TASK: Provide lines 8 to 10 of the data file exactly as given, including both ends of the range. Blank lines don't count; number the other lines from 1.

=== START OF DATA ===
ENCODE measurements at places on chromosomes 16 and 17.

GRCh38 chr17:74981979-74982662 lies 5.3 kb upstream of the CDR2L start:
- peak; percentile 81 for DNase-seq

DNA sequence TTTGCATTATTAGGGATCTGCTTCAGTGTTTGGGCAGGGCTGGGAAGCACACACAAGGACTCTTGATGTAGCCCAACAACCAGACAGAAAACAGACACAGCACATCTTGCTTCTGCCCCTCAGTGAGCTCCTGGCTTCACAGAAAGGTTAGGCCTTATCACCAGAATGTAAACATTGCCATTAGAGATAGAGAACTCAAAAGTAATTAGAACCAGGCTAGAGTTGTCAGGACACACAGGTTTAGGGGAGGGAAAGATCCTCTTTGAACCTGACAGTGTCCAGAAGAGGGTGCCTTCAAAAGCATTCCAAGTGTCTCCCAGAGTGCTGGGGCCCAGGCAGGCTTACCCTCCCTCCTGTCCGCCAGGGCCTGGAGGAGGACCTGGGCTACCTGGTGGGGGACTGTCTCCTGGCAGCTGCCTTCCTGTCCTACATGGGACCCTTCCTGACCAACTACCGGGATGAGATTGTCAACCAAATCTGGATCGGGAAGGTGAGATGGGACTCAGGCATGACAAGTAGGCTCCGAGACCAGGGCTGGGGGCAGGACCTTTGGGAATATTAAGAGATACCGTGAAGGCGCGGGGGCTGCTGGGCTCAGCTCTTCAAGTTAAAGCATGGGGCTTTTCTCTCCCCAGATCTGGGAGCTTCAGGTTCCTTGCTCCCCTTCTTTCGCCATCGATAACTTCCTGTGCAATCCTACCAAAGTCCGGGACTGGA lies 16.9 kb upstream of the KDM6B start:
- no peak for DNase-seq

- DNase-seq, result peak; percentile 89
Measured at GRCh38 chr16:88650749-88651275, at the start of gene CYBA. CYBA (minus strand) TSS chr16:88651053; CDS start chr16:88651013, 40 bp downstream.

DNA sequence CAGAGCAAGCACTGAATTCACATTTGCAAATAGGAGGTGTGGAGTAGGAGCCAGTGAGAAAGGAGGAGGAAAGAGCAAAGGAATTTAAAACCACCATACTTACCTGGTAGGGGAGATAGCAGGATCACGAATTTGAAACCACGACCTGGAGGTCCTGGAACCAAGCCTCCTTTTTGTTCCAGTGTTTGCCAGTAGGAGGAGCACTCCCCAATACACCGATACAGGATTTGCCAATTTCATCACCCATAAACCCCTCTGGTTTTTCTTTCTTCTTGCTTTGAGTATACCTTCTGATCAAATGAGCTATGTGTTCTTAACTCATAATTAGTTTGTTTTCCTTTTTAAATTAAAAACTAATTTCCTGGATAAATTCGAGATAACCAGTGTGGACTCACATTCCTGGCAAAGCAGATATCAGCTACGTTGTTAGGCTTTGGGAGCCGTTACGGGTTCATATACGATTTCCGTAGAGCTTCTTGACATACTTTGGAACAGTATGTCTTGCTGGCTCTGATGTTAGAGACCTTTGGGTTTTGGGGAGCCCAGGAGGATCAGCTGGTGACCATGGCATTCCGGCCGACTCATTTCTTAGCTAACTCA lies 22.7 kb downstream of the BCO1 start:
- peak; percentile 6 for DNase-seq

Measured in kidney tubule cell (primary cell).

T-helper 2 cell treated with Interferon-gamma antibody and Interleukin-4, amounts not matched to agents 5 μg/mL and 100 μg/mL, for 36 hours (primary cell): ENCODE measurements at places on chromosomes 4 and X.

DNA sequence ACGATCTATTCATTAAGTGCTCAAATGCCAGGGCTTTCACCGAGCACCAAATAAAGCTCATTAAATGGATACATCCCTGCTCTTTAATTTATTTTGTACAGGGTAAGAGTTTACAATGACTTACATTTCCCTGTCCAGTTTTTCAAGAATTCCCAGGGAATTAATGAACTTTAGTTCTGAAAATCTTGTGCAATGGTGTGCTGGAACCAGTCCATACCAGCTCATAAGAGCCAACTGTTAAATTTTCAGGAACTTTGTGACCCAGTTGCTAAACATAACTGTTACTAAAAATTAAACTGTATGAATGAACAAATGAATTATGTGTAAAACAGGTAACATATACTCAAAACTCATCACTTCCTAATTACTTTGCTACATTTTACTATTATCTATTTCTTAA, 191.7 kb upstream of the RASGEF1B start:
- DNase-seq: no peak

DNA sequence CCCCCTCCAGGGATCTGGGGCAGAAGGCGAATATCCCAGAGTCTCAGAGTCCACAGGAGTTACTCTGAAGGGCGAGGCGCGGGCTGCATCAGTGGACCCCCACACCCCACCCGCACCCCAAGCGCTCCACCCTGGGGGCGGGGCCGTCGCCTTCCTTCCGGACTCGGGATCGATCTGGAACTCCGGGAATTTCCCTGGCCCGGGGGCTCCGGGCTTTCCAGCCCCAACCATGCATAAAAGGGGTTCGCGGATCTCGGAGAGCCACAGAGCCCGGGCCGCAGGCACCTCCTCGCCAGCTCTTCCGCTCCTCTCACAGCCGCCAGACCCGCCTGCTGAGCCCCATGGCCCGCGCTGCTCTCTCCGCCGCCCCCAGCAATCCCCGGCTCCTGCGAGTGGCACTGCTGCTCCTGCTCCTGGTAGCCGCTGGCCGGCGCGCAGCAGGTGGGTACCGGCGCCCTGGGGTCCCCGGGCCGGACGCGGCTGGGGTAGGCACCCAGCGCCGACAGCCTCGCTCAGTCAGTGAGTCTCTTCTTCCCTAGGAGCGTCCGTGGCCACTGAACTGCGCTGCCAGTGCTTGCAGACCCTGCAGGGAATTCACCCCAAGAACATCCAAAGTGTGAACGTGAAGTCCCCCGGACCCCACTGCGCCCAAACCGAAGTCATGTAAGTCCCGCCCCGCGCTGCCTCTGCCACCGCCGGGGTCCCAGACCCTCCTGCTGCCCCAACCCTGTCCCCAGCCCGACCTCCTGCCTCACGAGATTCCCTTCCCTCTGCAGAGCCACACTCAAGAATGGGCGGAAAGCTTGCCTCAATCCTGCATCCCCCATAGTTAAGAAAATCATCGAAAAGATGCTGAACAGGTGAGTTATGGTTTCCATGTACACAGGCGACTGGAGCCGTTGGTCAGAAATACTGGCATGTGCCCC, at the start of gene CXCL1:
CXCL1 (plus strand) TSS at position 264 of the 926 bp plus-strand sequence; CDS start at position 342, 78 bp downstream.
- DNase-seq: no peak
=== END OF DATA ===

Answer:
DNA sequence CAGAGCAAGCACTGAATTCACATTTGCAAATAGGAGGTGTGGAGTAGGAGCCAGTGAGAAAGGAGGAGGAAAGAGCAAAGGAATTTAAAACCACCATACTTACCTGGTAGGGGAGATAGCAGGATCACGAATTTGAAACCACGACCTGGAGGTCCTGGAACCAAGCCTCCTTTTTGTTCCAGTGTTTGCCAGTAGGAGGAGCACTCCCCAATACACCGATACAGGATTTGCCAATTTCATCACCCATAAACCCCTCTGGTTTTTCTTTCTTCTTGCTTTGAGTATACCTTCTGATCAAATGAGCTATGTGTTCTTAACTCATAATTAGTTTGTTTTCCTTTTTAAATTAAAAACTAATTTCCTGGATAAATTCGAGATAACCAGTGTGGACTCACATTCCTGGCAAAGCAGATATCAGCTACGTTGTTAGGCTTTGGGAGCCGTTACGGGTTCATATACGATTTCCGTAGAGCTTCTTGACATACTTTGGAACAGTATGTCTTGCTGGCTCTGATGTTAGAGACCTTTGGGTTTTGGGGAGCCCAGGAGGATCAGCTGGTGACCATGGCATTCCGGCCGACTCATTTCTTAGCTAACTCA lies 22.7 kb downstream of the BCO1 start:
- peak; percentile 6 for DNase-seq

Measured in kidney tubule cell (primary cell).